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By Christina Georgaki
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Justice for Agnes Wanjiru remains elusive a decade after her death

4 min read

When The Sunday Times broke the story of the murder of Kenyan woman Agnes Wanjiru – killed, an inquest judge said, at the hands of a British soldier – it was met with demands for justice from around the world.

Wanjiru, a 21-year-old hairdresser who sold sex to soldiers for extra cash to help feed and clothe her baby daughter, Stacey, had disappeared after a night out drinking with British soldiers in the Lion’s Court Hotel in Nanyuki.

Two months later, her decomposing body was found in the grounds of the hotel, which lies close to a British army training base. She had been stabbed and her body stuffed into a septic tank.
The investigation, which ran over several weeks, involved months of work across two continents, identifying and speaking to dozens of potential witnesses, piecing together the events of the night and Agnes Wanjiru’s final movements, and uncovering digital evidence that supported witness testimony.

It led to The Sunday Times securing a key witness statement, from a man named as Soldier Y, who claimed that the killer had led him to the septic tank, where he had been shown Wanjiru’s body – and that he had reported what he had seen to his superiors. It also led to The Sunday Times identifying – and confronting – a suspect, Soldier X, whom several members of the same regiment named as the killer.

More than 10 years since Agnes Wanjiru was murdered, little progress appears to have been made

The story was picked up by media around the world. It was met with noisy protests in Kenya, and was shared on Twitter alongside the hashtag #JusticeforAgnesWanjiru. Members of both the United Kingdom and Kenyan parliaments demanded that whoever was responsible be brought to justice.

Back in the autumn, UK Defence Secretary Ben Wallace was said to be “impatient” with progress on the case, and urged his department to assist its Kenyan counterpart. Wanjiru’s family had, at that point, been fighting for nine years for justice, and it appeared that the wheels might finally be shifting into motion.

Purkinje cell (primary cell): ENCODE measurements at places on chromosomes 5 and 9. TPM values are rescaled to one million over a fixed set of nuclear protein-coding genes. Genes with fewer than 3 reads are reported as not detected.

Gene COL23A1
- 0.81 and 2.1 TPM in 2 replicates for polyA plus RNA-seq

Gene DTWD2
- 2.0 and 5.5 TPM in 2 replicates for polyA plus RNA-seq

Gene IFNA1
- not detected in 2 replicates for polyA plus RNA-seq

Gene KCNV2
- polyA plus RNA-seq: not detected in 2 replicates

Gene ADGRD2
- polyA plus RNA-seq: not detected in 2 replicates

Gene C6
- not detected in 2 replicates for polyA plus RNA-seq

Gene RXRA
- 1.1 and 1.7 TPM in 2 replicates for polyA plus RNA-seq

But eight months later, and now more than 10 years since Agnes Wanjiru was murdered, little progress appears to have been made. When, later on the same day that he had been approached by The Sunday Times, Soldier Y went to civilian police to say he had information about a murder, local police said the matter was one for the Royal Military Police (RMP) – the same force that botched the original investigation in Nanyuki back in 2012.

When asked what progress has been made on the investigation into Wanjiru’s murder, the Ministry of Defence (MoD) has repeatedly said that “jurisdiction for this investigation rests with the Kenyan Police”.

But details of the investigation that have been made public by Kenyan authorities suggest that the MoD – which is aware of the name and location of the suspect – has not passed on key information to the authorities in the African country who are investigating the crime. Witnesses who provided evidence to The Sunday Times say they have still not been approached by the army, or any police force.

With a named suspect, a crucial witness who was willing to speak to police, and lists of dozens more potential witnesses available to the police in the form of army rosters that detail the names of all those who were on the training exercise in Kenya at the time, the assumption was that the RMP and the MoD would swing into action and launch an investigation. Instead, the buck has been passed between civilian, Kenyan and military police forces. The murder that it seems was at best ignored, and at worst concealed, by members of the British army remains unsolved. And while Wallace’s patience was wearing thin after a matter of weeks, the Wanjiru family has now been waiting more than a decade for justice. 


Hannah Al-Othman and David Collins are journalists with The Sunday Times and won the 2022 Paul Foot Award for their reporting on the Agnes Wanjiru murder case.

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